We found that, for the species common in our area, such as Common Pipistrelle (Pipistrellus pipistrellus), Soprano Pipistrelle (Pipistrellus pygmaeus) and the Noctule (Nyctalus noctule), the auto-ID feature appeared mostly accurate. Although, on one occasion before dusk we found that a bird call triggered a Common Pipistrelle identification. It is important to note that no Auto-ID feature can be 100% accurate, and Wildlife Acoustics make it clear that users should always manually verify the identification.
The automatic triggered recording worked very smoothly and did not appear to miss any bat activity. Despite this, it was reassuring to know if we noticed something we wanted to record, we also had the option to manually trigger recording – another feature that would be useful if wanting to listen to non-bat species. Each recording was GPS tagged, a neat feature that tracked our transect throughout the evening. When sorting through recordings, the option to sort by species was helpful to move noise and ‘No ID’ audio clips.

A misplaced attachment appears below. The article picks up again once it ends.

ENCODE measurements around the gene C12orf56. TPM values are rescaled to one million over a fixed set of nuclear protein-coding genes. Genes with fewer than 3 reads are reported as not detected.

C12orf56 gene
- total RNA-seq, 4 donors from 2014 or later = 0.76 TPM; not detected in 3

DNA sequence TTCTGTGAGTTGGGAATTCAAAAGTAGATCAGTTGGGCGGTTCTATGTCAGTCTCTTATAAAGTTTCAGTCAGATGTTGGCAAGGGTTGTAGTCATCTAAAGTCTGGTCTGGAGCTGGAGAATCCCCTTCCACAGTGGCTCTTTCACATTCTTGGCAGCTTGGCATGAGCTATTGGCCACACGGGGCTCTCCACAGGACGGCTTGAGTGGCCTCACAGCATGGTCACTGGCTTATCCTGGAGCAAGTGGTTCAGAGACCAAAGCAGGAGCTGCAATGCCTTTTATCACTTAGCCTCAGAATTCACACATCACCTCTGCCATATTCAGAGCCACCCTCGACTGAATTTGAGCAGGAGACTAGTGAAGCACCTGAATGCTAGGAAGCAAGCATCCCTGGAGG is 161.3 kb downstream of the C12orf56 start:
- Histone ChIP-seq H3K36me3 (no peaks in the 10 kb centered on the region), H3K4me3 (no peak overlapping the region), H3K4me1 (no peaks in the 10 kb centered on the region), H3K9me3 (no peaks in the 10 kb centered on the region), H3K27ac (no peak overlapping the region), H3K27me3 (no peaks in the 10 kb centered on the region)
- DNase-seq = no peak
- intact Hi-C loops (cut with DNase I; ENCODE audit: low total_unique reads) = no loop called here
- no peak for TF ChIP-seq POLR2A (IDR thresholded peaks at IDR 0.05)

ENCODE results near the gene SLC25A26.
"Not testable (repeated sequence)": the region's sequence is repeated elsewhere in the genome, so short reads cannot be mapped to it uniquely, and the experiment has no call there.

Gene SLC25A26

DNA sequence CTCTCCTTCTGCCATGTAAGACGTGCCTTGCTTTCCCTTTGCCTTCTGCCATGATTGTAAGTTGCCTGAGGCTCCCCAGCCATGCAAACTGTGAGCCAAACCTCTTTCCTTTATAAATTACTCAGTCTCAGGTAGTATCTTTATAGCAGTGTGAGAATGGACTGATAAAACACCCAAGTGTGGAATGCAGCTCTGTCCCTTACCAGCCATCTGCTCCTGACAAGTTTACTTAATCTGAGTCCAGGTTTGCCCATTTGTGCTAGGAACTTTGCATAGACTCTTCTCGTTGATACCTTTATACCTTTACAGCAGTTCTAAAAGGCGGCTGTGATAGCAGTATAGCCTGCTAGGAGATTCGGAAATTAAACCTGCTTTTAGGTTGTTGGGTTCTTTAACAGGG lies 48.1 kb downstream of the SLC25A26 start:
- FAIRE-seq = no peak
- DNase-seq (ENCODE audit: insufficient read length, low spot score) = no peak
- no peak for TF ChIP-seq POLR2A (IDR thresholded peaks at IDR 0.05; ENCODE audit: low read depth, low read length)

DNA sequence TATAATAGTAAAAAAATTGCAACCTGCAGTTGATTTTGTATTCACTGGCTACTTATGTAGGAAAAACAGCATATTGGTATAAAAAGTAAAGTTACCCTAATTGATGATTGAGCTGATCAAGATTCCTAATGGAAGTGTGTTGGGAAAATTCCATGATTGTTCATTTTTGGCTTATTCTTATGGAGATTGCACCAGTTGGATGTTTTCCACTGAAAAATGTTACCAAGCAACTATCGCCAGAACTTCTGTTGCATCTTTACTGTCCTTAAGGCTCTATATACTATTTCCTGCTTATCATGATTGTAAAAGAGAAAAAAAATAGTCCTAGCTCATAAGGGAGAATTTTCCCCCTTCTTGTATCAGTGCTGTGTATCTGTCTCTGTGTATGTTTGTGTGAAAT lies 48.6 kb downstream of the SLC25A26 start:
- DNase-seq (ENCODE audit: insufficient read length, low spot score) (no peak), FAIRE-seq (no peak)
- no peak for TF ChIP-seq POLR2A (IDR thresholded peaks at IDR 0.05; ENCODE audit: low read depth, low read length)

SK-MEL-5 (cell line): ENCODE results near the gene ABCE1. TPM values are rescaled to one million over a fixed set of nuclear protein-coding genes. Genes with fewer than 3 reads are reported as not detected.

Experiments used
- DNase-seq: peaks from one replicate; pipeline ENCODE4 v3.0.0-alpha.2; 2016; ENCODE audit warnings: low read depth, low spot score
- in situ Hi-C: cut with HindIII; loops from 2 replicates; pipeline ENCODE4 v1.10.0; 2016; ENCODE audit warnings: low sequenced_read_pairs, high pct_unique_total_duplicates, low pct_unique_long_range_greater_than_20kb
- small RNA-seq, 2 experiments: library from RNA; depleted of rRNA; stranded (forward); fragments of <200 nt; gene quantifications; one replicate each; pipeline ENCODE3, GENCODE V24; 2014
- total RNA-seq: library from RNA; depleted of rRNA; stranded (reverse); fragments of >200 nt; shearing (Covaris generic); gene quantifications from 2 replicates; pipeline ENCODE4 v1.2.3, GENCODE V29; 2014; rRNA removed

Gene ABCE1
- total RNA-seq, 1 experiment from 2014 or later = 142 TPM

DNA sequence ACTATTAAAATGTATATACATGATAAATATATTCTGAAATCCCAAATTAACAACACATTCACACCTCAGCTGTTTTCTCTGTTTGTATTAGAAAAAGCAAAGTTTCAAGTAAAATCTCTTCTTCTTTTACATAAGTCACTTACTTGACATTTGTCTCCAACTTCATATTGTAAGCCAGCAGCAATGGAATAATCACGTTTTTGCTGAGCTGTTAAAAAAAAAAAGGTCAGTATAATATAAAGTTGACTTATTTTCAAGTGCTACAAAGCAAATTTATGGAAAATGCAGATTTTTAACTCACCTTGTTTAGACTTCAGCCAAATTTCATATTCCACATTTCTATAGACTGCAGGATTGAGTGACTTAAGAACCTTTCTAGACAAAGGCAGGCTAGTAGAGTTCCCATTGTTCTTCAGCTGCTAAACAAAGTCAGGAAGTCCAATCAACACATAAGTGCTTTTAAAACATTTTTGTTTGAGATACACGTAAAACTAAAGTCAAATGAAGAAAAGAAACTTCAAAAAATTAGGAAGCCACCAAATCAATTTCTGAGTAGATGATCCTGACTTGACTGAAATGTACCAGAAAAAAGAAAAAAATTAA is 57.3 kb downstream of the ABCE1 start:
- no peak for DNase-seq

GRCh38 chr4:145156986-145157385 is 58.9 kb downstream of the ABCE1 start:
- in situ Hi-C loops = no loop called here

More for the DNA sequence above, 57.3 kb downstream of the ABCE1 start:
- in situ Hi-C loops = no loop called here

The only limitation we found with the EMT2 is how quickly our batteries drained. This is of course not a fault with the EMT2 itself and is to be expected with continual recording, but it is worth considering your phone or tablet’s battery life may impact your use of this detector.
Overall, the Echo Meter Touch 2 is a fantastic detector that is very affordably priced for the number of features it offers. The free app is continuously updated, and newly developed species classifiers added.
The Echo Meter Touch 2 and Echo Meter Touch 2 Pro are available from the NHBS website.
Visit nhbs.com to view our full range of bat detectors. If you have any questions about our range or would like some advice on the right product for you, then please contact us via email at firstname.lastname@example.org or phone on 01803 865913.